Terceira is in the Azores archipelago, an autonomous region of Portugal, in the Atlantic Ocean.
Terceira is the third largest island in the Azores.
Right off the airplane, all that can be seen are luscious green scenery, white houses, and hilltop after hilltop of true Portuguese culture.
The people who inhabit the island rely on agriculture for income and there are very few restaurants on the island.
SATA and TAP airlines both have direct flights from Boston to Terceira's airport, which is in the American military base in the city of Lajes. Taxis and buses are available at the airport to get to your destination around the island.
SATA and TAP are the two airlines that utilize Terceira Airport. TAP is mainly for Lisbon flights, while SATA visits the closer and smaller islands.
There are also ferries to the other islands. Atlanticoline is the site for the island ferries.
There are many car rental services and hotels around the very small airport in Praia De Vitoria.
Be very careful when driving. Local drivers are careless. Livestock has right of way, only seen in the interior rural areas of the island. There is one highway (Via Rapida) which connects Praia de Vitoria to Angra De Heroismo, a 15-20 minute drive, with a speed limit of 60mph/100km.
There are numerous taxis on the island, unmistakable with their eggshell white/cream color and two broad blue hashlines behind the passenger door. They are generally very well-maintained vehicles. Most drivers speak English, or one can be requested.
Algar do Carvão and Gruta do Natal are volcanic caves in the interior of the island. These caves are formed when a volcano's lava supply is suddenly interrupted, leaving an open space (a cave) with a vertical opening.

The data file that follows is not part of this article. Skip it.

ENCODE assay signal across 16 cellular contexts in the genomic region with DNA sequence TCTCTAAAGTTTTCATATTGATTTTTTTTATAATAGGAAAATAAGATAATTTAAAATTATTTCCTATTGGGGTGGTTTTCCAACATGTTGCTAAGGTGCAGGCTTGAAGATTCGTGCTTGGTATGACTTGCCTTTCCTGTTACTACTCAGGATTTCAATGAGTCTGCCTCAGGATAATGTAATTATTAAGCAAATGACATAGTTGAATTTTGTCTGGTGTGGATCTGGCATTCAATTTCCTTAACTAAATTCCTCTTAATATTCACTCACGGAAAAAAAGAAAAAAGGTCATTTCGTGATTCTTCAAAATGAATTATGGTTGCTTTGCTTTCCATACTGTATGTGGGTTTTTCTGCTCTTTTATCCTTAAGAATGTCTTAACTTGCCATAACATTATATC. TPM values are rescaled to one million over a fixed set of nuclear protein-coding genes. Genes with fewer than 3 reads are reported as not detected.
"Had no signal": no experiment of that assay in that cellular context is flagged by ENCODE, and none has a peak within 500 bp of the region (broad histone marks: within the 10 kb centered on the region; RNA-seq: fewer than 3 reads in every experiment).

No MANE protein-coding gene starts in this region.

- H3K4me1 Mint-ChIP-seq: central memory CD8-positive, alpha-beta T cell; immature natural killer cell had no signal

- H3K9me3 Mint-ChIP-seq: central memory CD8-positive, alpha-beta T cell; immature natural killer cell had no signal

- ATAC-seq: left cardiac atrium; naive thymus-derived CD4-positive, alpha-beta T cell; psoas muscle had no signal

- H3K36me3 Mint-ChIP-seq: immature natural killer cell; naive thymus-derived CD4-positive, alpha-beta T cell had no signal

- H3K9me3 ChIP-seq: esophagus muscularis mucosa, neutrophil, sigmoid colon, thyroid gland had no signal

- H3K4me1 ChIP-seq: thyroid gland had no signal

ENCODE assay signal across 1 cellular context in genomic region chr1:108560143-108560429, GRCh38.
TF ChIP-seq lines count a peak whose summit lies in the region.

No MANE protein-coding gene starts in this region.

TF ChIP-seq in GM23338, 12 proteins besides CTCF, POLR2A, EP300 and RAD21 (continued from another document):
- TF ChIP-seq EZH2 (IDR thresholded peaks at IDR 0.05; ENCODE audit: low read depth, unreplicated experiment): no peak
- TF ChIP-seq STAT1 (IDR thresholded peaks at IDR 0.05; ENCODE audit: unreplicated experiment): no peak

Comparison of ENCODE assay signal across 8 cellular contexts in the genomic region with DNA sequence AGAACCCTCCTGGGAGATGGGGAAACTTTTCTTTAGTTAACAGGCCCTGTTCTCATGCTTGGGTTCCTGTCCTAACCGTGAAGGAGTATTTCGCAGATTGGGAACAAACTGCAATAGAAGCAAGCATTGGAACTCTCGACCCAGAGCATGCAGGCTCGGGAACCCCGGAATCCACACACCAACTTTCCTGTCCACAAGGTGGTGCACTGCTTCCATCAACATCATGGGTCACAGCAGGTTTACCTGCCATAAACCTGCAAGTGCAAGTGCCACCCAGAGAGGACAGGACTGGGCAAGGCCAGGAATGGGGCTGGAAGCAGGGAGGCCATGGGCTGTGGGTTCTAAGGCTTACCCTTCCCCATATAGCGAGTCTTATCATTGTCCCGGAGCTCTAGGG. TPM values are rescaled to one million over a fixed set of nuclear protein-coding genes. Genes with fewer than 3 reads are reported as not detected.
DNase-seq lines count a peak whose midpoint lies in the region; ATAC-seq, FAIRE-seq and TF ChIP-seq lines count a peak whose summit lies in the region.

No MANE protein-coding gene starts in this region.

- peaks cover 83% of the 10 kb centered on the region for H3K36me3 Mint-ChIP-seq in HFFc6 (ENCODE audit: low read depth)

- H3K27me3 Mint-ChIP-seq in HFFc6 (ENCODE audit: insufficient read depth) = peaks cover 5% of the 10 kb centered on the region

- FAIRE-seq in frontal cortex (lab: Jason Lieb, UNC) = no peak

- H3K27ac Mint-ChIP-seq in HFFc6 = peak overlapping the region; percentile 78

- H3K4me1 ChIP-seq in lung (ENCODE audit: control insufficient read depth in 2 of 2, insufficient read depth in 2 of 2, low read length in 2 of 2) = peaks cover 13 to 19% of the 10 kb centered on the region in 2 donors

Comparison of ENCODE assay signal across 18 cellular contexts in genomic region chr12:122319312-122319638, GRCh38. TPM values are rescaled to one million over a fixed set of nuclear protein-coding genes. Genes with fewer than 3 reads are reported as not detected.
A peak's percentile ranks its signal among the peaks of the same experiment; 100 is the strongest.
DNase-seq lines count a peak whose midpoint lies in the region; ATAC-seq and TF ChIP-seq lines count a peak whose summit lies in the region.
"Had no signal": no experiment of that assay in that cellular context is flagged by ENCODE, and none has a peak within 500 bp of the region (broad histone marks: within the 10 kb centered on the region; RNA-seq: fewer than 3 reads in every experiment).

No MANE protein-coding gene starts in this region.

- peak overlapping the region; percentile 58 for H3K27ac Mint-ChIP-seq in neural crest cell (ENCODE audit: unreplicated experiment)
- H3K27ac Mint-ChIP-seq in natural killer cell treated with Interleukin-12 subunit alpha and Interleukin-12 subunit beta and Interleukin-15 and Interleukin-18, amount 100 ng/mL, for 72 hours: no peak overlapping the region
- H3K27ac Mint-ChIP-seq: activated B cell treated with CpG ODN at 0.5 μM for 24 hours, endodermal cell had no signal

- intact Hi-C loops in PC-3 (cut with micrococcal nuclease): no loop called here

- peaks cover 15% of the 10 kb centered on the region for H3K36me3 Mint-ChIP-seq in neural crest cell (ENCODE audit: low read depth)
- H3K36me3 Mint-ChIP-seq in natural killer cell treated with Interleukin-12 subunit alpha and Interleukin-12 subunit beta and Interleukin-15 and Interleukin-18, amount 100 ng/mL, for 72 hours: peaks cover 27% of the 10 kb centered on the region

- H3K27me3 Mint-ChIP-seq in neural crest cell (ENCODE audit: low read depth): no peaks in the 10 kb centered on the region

See the fumaroles in pristine condition, a local natural monument in a protected area. You may appreciate it exactly as Charles Darwin saw it in 1830.
Angra do Heroísmo, a UNESCO World Heritage Site, has three castles. One castle is the largest in the world built by Spaniards, with over 3.5 km of perimeter walls, over twice the size of many famous castles.
In the summer time, street bullfights take place in towns. A bull is tethered and held by a group of men to keep it from running off, while bystanders are given the opportunity to participate as rodeo clowns. It is safer to watch from a distance and behind a barrier of at least 6 ft. Bullfighting arenas also exist on the island.
The summer months are when most of the feasts on the island take place. This is a time when families and communities gather to celebrate, dance, and eat in the streets and throughout the island.
One main beach is at Praia de Vitoria. It is man-made and small, about 1 mile at best, usually a summer hangout for the locals. There are numerous man made "pools" around the island, which are connected to the ocean. There are also many natural rock pools near the beaches in the coastal towns. In Biscoitos, enjoy swimming between lava rocks.
In Praia da Vitória is a diving center with a professional PADI and SSI team, and activities like scuba diving courses, scuba experiences, or snorkelling tours. The email address is email@example.com and the contact is +351 965431985.
There are many restaurants that offer local dishes and other international cuisine. Seafood is the main specialty as is locally cultured cheese and bread, great with local wines.
- Beira Marin Restaurant in São Mateus, a fishing village. They have the best seafood and fresh fish.
- Ambientes com Sabores, a gourmet restaurant. Lunch menus for 9€ during the week.
- Dai Hou, a Chinese restaurant, in Angra do Heroismo.
Vinho Verdelho (Green Wine) from Biscoitos and other locally made and very fine wines
Like most of the world, it is not uncommon for petty thievery to occur. Unlocked cars with visible possessions will look like an invitation for thieves. It is advisable the cars doors be locked, valuables be with you at all times or at least concealed. Maintain visual contact with your belongings. There isn't a rash of thievery on the island, but is a common precaution anywhere in the world as tourists are always less informed making them easier prey for opportunists.